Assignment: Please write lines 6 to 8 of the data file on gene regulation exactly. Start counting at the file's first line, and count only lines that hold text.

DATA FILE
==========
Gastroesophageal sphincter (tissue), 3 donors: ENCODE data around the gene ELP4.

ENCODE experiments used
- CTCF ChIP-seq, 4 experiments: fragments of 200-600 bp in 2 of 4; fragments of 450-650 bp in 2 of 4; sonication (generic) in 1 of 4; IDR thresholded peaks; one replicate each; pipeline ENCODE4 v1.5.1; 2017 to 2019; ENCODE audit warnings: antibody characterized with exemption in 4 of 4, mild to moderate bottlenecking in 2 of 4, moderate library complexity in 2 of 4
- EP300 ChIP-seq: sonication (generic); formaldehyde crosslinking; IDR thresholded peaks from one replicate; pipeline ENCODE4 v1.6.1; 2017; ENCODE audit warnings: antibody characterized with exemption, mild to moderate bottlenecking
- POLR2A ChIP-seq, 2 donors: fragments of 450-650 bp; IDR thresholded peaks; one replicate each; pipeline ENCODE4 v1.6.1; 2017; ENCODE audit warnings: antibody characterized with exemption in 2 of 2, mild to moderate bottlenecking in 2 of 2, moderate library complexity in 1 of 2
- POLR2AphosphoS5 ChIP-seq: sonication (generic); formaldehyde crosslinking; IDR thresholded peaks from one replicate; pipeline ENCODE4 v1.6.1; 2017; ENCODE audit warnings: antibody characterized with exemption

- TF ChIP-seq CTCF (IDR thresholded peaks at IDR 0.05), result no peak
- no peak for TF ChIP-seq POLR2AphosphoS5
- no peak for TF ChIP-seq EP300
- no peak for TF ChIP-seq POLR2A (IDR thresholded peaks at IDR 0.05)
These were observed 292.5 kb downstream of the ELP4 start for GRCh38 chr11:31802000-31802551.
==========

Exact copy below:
- POLR2AphosphoS5 ChIP-seq: sonication (generic); formaldehyde crosslinking; IDR thresholded peaks from one replicate; pipeline ENCODE4 v1.6.1; 2017; ENCODE audit warnings: antibody characterized with exemption

- TF ChIP-seq CTCF (IDR thresholded peaks at IDR 0.05), result no peak
- no peak for TF ChIP-seq POLR2AphosphoS5